Barcelona's La Liga match against Las Palmas scheduled for Sunday will be played behind closed doors at the Camp Nou because of the controversial Catalan independence referendum and resulting violence.
Per Indy Football, it was initially reported the game would not be played, although conflicting reports kept emerging. After much confusion and with less than half an hour to go until kick-off, Barcelona announced the match would go on, albeit without fans present:
FC Barcelona @FCBarcelona
Dermot Corrigan @dermotmcorrigan
Barca VP Carles Vilarrubí has resigned due to decision to play game behind closed doors today.2017-10-1 14:13:06
Tancredi Palmeri @tancredipalmeri
Barcelona president to Barça TV: "It would have costed us 6 points: losing 0-3 + -3. Liga didn't allow us to postpone the game"2017-10-1 14:12:26
Football writer Sid Lowe heard from Barcelona management prior to the decision:
Sid Lowe @sidlowe
Barcelona's sporting direct just walked into Camp Nou. "We don't know anything", he says.2017-10-1 13:14:36
There was also confusion outside the stadium about whether the game had been cancelled or fans would be welcomed, per ESPN FC's Samuel Marsden:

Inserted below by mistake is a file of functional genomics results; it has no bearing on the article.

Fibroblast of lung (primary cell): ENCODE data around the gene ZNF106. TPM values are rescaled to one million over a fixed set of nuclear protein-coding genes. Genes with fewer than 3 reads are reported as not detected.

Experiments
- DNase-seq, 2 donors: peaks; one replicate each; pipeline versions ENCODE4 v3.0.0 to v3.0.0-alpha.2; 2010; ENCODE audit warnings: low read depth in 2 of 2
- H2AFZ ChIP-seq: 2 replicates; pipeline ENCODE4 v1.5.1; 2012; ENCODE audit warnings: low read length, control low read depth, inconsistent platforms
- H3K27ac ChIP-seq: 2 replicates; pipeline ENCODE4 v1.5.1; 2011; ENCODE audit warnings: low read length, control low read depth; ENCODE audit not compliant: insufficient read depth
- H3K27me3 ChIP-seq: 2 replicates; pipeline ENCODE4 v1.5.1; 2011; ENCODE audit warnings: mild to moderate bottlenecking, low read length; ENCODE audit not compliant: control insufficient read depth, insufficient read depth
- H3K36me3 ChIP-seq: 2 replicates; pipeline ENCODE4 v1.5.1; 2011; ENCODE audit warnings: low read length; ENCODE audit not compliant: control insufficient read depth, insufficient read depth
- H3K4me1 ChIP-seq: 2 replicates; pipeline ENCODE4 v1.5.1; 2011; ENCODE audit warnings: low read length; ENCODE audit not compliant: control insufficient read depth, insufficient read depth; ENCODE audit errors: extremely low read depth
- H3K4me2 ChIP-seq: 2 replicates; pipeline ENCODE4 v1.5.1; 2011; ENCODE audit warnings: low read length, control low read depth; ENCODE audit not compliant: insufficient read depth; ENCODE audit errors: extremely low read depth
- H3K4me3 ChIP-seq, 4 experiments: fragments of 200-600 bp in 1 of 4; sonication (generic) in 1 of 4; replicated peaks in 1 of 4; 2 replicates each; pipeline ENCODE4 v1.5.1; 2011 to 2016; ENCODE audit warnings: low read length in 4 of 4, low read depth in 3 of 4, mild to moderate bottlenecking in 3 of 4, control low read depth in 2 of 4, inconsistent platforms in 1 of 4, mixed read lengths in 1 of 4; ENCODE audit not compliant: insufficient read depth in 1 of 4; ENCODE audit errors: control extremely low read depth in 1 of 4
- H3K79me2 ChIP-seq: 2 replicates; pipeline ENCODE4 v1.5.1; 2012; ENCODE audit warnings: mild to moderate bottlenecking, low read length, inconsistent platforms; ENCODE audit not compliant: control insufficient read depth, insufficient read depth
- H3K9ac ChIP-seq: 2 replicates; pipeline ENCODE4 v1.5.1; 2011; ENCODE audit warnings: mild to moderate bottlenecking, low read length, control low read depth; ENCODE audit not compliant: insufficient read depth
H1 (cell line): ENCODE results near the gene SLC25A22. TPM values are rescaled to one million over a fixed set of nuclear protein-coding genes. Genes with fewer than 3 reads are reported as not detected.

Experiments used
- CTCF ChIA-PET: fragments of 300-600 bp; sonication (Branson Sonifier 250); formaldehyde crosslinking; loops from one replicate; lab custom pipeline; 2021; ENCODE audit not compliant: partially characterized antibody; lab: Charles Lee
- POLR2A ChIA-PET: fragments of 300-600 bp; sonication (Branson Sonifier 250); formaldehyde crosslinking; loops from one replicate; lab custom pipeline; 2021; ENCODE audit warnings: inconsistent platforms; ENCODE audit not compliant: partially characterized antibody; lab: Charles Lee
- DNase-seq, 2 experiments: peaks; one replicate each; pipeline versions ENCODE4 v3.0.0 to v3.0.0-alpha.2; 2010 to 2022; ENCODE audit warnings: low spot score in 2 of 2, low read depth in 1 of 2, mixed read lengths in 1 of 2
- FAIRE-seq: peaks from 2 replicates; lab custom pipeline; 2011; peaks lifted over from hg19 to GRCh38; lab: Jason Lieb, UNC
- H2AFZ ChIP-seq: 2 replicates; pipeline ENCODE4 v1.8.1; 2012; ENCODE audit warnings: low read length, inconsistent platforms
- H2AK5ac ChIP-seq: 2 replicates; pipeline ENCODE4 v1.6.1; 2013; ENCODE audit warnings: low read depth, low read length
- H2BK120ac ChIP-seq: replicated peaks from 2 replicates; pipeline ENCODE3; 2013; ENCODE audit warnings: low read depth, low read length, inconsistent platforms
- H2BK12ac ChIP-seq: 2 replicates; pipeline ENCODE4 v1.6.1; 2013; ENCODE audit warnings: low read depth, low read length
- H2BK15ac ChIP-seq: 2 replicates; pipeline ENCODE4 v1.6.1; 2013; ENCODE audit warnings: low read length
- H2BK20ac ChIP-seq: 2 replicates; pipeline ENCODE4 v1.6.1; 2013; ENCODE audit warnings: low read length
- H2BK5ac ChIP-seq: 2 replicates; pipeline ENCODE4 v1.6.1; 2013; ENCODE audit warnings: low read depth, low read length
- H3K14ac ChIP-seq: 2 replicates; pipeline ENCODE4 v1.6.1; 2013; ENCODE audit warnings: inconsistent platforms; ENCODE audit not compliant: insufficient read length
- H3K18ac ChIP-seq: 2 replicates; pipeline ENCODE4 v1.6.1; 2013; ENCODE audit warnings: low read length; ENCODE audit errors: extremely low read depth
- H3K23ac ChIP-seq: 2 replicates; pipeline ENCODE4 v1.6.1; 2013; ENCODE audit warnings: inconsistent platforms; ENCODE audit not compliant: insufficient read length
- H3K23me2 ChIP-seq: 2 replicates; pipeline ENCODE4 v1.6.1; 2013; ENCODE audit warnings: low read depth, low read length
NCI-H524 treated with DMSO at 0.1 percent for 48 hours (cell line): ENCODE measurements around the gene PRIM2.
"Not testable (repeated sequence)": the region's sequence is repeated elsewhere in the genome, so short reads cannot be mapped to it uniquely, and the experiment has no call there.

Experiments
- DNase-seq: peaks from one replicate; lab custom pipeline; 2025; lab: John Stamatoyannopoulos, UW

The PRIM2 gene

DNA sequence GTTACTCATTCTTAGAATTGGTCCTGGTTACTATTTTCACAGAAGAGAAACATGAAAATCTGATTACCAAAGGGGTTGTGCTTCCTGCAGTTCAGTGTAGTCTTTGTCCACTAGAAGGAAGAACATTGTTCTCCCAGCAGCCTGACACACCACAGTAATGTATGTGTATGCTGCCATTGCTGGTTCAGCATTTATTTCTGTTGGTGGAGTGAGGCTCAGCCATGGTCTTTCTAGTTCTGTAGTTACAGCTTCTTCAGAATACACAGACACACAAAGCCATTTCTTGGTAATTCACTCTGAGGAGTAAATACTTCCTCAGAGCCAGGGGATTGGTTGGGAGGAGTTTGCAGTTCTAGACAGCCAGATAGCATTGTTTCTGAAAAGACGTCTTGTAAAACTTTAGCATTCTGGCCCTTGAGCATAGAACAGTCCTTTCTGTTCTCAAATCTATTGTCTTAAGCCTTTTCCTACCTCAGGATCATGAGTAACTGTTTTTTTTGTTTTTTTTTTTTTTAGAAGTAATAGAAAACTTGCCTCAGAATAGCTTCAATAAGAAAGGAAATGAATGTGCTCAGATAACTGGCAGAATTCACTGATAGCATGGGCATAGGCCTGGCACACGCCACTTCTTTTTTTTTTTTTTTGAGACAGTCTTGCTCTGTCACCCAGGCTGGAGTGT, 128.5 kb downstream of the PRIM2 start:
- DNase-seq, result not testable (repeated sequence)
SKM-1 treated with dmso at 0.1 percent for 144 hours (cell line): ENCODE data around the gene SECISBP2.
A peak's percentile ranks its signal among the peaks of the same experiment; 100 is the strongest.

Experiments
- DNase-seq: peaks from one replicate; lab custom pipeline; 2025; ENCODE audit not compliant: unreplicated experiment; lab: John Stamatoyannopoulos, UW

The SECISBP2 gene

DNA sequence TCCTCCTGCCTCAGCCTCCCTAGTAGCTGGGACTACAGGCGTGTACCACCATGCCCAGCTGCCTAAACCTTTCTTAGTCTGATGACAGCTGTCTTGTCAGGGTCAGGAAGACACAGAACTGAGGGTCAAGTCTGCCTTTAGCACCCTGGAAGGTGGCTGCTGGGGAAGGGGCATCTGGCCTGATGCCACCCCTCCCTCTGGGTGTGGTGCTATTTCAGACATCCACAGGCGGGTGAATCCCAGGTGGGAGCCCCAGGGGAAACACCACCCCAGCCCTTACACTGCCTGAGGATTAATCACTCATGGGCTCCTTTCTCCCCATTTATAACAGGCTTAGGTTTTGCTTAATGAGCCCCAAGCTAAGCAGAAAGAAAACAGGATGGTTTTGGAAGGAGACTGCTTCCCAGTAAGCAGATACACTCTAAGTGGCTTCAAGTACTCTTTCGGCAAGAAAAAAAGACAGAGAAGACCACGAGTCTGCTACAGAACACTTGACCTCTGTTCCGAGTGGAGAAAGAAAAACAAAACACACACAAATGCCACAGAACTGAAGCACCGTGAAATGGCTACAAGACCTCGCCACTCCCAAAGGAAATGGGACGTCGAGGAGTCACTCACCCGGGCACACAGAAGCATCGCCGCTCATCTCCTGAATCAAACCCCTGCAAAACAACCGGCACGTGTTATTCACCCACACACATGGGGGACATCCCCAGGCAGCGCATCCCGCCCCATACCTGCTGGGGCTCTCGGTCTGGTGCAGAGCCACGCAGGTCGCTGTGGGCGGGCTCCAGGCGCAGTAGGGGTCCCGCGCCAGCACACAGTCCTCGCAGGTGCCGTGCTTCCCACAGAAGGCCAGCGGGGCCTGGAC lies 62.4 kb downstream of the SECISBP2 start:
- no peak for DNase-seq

Samuel Marsden @samuelmarsden
Fans still waiting to come in. Security unaware if game is on or off https://t.co/CBuBzEYwu72017-10-1 12:51:53
Catalan officials organised a referendum regarding independence for Sunday, but the central government in Madrid did not recognise the move. Thousands went to vote, but the police tried to prevent locals from doing so, resulting in violence, per Patrick Greenfield of the Guardian.
Barcelona and Las Palmas were scheduled to begin play at 4:15 p.m. local time. Plenty of fans thought it would be better not to go through with the match, and the visitors put a target on their backs with a controversial choice of attire, via football writer Robin Bairner:
Robin Bairner @RBairner
Las Palmas' call to embroider flag of Spain onto shirts today v Barcelona seems like the veritable red rag to a ball. #CatalanReferendum2017-10-1 10:20:38
With reports of multiple injuries in the chaos on the streets, per Greenfield, moving the match to a later date seemed a logical decision. As reported by BBC Sport's James Badcock, the Blaugrana have taken a public stance in support of independence, and many of their players would have perhaps preferred not to suit up on Sunday.
Instead, the Catalans will face Las Palmas without the support of their fans, a decision that may add to the anger in the city.